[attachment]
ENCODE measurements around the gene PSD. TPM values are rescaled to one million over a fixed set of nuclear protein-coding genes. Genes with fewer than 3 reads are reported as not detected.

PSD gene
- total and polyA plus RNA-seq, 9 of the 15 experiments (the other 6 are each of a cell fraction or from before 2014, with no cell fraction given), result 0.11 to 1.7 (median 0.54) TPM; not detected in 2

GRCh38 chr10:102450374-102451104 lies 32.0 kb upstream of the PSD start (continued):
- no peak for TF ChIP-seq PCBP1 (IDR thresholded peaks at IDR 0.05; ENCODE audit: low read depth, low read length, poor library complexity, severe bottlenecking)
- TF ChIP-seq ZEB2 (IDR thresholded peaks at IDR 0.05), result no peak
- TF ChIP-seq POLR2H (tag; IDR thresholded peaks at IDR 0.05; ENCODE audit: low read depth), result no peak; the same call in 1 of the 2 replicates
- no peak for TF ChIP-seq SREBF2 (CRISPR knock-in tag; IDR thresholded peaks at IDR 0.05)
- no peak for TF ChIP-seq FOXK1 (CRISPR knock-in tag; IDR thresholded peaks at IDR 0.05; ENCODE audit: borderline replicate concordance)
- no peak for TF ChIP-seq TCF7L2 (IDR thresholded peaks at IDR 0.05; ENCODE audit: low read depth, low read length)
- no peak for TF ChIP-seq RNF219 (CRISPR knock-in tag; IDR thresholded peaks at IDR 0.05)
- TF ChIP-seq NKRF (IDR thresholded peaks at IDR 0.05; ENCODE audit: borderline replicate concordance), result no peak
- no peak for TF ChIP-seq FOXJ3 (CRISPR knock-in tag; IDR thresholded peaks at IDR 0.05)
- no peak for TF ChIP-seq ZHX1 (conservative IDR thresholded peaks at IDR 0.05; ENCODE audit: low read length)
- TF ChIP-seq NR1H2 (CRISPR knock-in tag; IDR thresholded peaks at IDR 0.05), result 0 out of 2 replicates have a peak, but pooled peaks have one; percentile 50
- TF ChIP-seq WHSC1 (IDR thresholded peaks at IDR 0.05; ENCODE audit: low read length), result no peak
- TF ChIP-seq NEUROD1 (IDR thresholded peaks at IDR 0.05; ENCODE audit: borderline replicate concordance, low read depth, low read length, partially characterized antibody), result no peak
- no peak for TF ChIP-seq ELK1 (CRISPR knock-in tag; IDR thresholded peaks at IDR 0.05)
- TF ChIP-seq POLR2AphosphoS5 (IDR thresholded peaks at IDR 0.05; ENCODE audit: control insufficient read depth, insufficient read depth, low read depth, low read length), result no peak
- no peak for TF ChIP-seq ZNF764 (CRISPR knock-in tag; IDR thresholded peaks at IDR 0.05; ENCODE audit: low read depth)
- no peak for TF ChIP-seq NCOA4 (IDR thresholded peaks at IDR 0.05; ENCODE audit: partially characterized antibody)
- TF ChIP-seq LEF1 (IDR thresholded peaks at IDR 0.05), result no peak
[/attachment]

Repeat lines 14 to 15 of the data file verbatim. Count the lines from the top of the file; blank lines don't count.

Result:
- no peak for TF ChIP-seq ZHX1 (conservative IDR thresholded peaks at IDR 0.05; ENCODE audit: low read length)
- TF ChIP-seq NR1H2 (CRISPR knock-in tag; IDR thresholded peaks at IDR 0.05), result 0 out of 2 replicates have a peak, but pooled peaks have one; percentile 50